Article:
Students Help High Schoolers Write Human Rights Book

A photo of Trace Taylor, AnnMarie Alberton Gunn, and Nicole Darbois standing side by side

From left: Trace Taylor, AnnMarie Alberton Gunn, and Nicole Darbois.

USFSP graduate students Trace Taylor and Nicole Darbois are making a difference in the lives of 65 local high school students with the guidance of education faculty member AnnMarie Alberton Gunn. The trio designed and implemented a human rights writing workshop with ninth graders at Boca Ciega High School. The resulting content was published in a book this month.

The project was born from Taylor and Darbois, who were enrolled in independent studies with Gunn.

“They shared a lot of the same goals, so I introduced them and we all met to discuss the idea of completing a joint project,” said Gunn. “They talked about their expectations and designed a writing curriculum that focused on universal design for learning and social justice issues.”

Darbois, a high school teacher at Boca Ciega High School, and Taylor met in mid-January and developed a plan for the workshop. By early February, they were teaching the curriculum to Darbois’s Advancement Via Individual Determination (AVID) students.

The high school students studied and researched topics relating to human rights and engaged in college-level conversations via an online discussion board. They watched videos and read articles and books relating to the human rights topic of their choice.

“They were interacting with one another about important issues, sharing their opinions and using evidence to back up those opinions,” said Darbois, 33, an English Education major who has taught at BCHS since 2007. “I think they discovered that even though the U.S. has made tremendous strides in human rights, there are still many issues that need to be addressed and resolved. One student told me that they felt empowered to do something about some of the injustices they unearthed doing this project.”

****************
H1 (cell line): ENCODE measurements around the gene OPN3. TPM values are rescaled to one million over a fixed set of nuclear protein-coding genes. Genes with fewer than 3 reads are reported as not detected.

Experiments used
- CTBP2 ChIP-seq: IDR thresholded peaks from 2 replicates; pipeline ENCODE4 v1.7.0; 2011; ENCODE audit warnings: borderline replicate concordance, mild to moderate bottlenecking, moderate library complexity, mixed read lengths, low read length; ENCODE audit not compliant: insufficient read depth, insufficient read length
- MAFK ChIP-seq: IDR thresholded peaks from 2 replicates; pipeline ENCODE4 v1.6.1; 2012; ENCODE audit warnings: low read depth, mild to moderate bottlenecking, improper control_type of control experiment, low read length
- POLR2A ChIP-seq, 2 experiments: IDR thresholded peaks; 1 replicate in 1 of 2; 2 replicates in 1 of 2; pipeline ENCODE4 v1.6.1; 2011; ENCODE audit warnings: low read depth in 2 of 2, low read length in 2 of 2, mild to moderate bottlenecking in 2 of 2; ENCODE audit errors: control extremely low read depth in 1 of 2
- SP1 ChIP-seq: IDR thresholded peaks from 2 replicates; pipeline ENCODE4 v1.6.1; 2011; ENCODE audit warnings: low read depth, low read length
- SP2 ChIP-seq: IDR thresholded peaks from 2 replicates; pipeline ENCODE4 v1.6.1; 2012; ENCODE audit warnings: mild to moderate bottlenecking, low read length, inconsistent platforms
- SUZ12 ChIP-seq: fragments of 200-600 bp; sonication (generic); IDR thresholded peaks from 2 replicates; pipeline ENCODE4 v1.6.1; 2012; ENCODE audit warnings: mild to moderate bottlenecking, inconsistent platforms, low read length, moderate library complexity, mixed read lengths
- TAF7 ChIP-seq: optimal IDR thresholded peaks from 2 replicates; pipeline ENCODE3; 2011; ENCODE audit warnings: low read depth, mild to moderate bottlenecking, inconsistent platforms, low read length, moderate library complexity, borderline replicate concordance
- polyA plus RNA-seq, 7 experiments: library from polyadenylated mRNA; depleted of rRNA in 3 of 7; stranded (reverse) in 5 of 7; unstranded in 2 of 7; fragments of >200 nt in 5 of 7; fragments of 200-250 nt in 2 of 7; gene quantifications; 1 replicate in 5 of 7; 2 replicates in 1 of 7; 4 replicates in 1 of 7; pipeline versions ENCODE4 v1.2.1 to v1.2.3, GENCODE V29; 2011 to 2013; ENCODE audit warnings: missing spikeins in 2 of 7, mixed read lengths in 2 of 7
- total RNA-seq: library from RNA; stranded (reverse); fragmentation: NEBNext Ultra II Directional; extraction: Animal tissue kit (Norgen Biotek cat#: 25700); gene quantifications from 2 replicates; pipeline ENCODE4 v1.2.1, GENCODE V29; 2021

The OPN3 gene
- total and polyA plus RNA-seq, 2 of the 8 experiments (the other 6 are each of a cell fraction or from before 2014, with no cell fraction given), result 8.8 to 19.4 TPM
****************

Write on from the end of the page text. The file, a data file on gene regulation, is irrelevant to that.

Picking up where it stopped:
A photo of the book cover of

The book cover for the “Human Rights” book

Taylor, 54, majors in interdisciplinary studies and hopes to learn from the real-time peer review and data in the classroom. She said the feedback she has received from students has been encouraging.

“One kid emailed me the day after the deadline to thank me for opening his eyes to the discrimination and inequality in the world, and stated that he believed we all had to keep fighting against this inequality,” said Taylor. “I knew then with just these two kids alone—and they are two of many stories like this—that the workshop series had been a success.”

The publication of the book will be celebrated at a book signing event from 2 to 4 p.m. on April 30 in the USFSP University Student Center. The event, which will showcase the work of the student authors who will autograph copies of the book, is a collaboration between the USFSP College of Education, Boca Ciega High School, the USFSP Bishop Center for Ethical Leadership, Kappa Delta Phi, and the nonprofit Community Leveraged Learning.

“This is a great achievement, and many of these students have not experienced this type of academic achievement and celebration,” said Gunn. “This book signing project gives these freshmen AVID students the opportunity to be celebrated for their hard work.”